Dave Winer commented that he would love to add Scripting News to My Netscape but he didn’t have time to learn Netscape’s Open-SPF. However because he had his own self-made feed format using XML he’d “be happy to support Netscape and others in writing syndicators of that content flow. No royalty necessary. It would be easy to have a search engine feed off this flow of links and comments. There are starting to be a bunch of weblogs, wouldn’t it be interesting if we could agree on an XML format between us?”
However by Feb. 22, Scripting News was publishing in Open-SPF and available at My Netscape. Feeling like it was a success, Libby changed the name of Open-SPF to refer to the fact that it used RDF, calling it the RDF-SPF format and released specs for RDF-SPF 0.9 on March 1. Shortly after release he changed the unwieldy name to RDF Site Summary, or RSS for short. Thus begins the first in a parade of meanings for RSS
And the new name took off. Carmen’s Headline Viewer came out on April 25th as the first RSS desktop aggregator and Winer’s my.UserLand.com followed on June 10th as a web-based aggregator.
Folks liked the idea obviously, but a lot of RSS enthusiasts thought the RDF was too complex, Dave Winer among them. Libby hadn’t ignored Winer’s earlier offer either. In fact, Libby thought they weren’t really using RDF for any useful purpose. So he simplified the format adding some elements from Winer’s scriptingNews, and removing RDF so it would validate as XML. This was released on July 10, 1999 as RSS 0.91.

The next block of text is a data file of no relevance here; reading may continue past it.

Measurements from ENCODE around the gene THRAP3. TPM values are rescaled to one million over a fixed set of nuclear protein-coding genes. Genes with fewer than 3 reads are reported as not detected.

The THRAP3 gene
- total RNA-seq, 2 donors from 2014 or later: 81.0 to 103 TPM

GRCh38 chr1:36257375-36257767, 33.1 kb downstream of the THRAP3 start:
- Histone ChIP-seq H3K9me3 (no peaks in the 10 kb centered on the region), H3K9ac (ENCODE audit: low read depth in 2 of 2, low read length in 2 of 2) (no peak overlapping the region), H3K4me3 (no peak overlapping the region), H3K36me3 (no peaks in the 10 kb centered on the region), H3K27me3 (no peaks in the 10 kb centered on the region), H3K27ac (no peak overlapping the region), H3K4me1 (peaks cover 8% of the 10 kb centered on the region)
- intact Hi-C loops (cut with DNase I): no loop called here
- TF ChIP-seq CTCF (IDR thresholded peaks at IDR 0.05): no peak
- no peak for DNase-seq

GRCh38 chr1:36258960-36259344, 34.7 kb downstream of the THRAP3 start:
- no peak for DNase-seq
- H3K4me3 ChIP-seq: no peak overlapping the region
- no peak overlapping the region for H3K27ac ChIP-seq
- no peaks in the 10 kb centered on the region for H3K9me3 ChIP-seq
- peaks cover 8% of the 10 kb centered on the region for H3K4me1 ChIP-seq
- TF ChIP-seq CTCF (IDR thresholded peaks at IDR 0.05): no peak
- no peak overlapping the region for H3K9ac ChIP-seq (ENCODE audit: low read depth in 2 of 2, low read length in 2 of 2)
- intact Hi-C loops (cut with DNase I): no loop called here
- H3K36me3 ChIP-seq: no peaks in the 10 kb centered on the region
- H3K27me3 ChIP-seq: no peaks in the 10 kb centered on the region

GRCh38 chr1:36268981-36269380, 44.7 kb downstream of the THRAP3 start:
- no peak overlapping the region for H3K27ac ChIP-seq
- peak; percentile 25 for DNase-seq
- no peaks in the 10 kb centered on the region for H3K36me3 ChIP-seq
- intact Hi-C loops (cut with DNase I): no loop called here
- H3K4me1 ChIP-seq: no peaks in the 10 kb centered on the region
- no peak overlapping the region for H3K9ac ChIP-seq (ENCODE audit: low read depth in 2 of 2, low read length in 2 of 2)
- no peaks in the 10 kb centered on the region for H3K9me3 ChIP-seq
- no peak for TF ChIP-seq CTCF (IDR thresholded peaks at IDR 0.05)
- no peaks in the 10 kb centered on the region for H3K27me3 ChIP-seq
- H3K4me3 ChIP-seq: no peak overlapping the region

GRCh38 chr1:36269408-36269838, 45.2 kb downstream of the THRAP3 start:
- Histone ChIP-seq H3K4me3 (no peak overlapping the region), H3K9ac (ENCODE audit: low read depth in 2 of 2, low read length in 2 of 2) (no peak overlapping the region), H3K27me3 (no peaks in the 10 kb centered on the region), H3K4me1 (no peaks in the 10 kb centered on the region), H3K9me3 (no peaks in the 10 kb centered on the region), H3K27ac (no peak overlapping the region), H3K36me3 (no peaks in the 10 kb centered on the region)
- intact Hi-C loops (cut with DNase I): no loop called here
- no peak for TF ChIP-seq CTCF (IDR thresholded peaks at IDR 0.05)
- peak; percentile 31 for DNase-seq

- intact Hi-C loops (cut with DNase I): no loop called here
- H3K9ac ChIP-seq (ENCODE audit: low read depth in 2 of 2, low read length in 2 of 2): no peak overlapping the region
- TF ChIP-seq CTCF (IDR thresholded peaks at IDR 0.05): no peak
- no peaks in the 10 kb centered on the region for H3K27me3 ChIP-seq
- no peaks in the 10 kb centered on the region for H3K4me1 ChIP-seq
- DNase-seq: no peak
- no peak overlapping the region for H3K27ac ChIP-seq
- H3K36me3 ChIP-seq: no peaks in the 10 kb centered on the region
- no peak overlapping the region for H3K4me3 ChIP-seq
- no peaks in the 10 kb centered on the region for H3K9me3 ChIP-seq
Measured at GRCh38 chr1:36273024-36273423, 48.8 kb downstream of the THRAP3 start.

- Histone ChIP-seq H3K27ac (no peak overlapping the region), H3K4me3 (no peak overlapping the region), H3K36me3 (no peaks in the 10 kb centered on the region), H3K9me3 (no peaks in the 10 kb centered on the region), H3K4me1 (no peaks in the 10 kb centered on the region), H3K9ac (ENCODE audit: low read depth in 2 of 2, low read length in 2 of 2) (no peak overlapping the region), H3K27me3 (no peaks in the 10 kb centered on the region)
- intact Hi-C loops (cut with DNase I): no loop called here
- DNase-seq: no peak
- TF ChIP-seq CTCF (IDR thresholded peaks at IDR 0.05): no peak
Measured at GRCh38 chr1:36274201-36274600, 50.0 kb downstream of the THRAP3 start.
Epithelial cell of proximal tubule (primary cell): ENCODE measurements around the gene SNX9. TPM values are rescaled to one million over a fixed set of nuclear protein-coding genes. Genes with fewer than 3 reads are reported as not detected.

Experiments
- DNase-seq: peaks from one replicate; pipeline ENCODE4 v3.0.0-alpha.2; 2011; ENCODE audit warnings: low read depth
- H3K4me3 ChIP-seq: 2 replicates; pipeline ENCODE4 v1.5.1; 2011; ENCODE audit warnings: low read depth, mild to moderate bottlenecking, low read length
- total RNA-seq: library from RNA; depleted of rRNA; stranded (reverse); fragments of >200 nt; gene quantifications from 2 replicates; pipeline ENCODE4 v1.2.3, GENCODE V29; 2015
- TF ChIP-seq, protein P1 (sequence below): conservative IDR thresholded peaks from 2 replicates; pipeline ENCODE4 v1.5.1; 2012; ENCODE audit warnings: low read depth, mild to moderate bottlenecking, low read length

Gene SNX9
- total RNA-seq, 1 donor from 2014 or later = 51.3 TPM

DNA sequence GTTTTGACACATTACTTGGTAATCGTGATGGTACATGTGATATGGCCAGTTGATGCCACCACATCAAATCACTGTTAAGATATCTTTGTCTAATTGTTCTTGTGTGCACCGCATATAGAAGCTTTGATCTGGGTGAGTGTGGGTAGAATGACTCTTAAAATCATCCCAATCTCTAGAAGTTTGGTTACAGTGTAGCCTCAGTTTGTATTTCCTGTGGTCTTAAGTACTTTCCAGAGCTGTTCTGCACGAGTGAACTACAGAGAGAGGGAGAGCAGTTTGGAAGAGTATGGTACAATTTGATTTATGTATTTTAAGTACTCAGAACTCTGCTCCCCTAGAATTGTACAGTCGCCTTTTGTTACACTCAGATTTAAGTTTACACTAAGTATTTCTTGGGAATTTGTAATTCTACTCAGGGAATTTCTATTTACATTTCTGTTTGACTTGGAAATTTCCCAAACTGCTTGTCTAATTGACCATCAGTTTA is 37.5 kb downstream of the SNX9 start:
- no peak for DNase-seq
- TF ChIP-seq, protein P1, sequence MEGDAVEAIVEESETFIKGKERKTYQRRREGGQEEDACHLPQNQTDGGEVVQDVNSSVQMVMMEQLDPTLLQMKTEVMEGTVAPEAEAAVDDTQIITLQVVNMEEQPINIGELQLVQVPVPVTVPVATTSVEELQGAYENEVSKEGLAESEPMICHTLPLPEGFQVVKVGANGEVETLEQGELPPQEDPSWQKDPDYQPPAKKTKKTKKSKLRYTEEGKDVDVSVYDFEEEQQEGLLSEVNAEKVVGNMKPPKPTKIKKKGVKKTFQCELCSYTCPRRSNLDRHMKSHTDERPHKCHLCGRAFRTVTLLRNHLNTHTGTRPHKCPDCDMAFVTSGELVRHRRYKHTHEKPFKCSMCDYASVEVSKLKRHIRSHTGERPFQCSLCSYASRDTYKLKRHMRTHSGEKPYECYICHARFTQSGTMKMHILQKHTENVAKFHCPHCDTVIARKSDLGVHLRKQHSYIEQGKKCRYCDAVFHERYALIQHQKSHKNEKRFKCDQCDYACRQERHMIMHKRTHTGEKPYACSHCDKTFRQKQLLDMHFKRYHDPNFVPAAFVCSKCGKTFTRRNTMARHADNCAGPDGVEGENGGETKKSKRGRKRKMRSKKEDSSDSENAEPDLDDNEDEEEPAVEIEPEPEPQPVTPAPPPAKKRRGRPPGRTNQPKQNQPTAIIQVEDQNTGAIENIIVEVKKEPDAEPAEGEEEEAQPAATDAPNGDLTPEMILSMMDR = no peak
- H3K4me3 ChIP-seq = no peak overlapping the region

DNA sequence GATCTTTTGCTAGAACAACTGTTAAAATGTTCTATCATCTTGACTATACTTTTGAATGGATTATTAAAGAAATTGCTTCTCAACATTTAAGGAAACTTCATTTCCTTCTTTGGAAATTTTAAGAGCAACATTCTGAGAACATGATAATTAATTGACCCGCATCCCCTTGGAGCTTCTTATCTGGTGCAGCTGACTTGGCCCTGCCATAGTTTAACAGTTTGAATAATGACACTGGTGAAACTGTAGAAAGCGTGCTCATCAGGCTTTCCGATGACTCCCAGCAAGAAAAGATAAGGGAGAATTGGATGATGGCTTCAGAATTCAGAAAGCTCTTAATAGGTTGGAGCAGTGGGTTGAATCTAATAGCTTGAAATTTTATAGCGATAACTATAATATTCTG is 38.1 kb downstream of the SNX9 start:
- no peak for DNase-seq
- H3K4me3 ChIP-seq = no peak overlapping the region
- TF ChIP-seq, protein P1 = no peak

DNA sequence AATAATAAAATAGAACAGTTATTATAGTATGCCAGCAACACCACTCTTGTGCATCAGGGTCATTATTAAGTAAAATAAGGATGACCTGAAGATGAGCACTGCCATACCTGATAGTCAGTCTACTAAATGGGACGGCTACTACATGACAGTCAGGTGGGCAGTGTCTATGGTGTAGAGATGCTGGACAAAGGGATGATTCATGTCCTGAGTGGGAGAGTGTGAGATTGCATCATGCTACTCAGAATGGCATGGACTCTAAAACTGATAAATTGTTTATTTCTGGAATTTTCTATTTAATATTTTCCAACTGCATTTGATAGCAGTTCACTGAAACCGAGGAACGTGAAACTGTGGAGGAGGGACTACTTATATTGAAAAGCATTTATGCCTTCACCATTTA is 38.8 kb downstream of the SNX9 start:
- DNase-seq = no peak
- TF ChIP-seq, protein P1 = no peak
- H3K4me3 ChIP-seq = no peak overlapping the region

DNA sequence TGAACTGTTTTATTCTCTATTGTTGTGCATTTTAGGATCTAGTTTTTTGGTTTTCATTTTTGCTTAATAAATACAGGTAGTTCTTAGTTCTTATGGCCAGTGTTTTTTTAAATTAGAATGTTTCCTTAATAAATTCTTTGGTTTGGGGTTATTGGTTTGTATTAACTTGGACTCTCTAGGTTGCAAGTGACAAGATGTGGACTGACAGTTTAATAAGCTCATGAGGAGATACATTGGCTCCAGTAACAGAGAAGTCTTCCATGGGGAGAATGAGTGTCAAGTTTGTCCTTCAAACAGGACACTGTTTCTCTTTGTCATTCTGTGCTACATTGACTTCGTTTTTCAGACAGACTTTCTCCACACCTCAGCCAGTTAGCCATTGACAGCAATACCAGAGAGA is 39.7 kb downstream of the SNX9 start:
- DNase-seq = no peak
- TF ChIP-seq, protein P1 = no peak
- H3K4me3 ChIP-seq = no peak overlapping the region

Some folks write that the name changed to Rich Site Summary at that point but Winer wrote at the time “There is no consensus on what RSS stands for, so it’s not an acronym, it’s a name. Later versions of this spec may say it’s an acronym, and hopefully this won’t break too many applications.”
Anyway by 1999, like Toy Story, RSS is on a roll. Libby is bringing in feedback from the community and creating a workable usable standard that is reaching heights of popularity beyond just the confines of My Netscape.
Like some kind of VH1 Behind the Music story, as it reach that’s height, everything fell apart.
Netscape would never release a new version of RSS again.
In the absence of Netscape’s influence, two competing camps arose.
Rael Dornfest wanted to add new features, possibly as modules. That would mean adding more complex XML and possibly bringing back RDF.
Dave Winer preached simplicity. You could learn HTML at the time by just viewing the source code of a web page. Winer wanted the same for RSS.
On August 14, 2000, the RSS 1.0 mailing list became the battleground for the war of words between the two camps.
Dornfest’s group started the RSS-DEV Working Group. It included RDF expert Guha as well as future Reddit co-founder Aaron Swartz. They added back support for RDF as well as including XML Namespaces. On December 6, 2000 they released RSS-1.0. and renamed RSS back to RDF Site Summary.
Not to be left behind, two weeks later On December 25, 2000, Winer’s camp released RSS 0.92.
Folks, grab your steaks knives. We have a fork.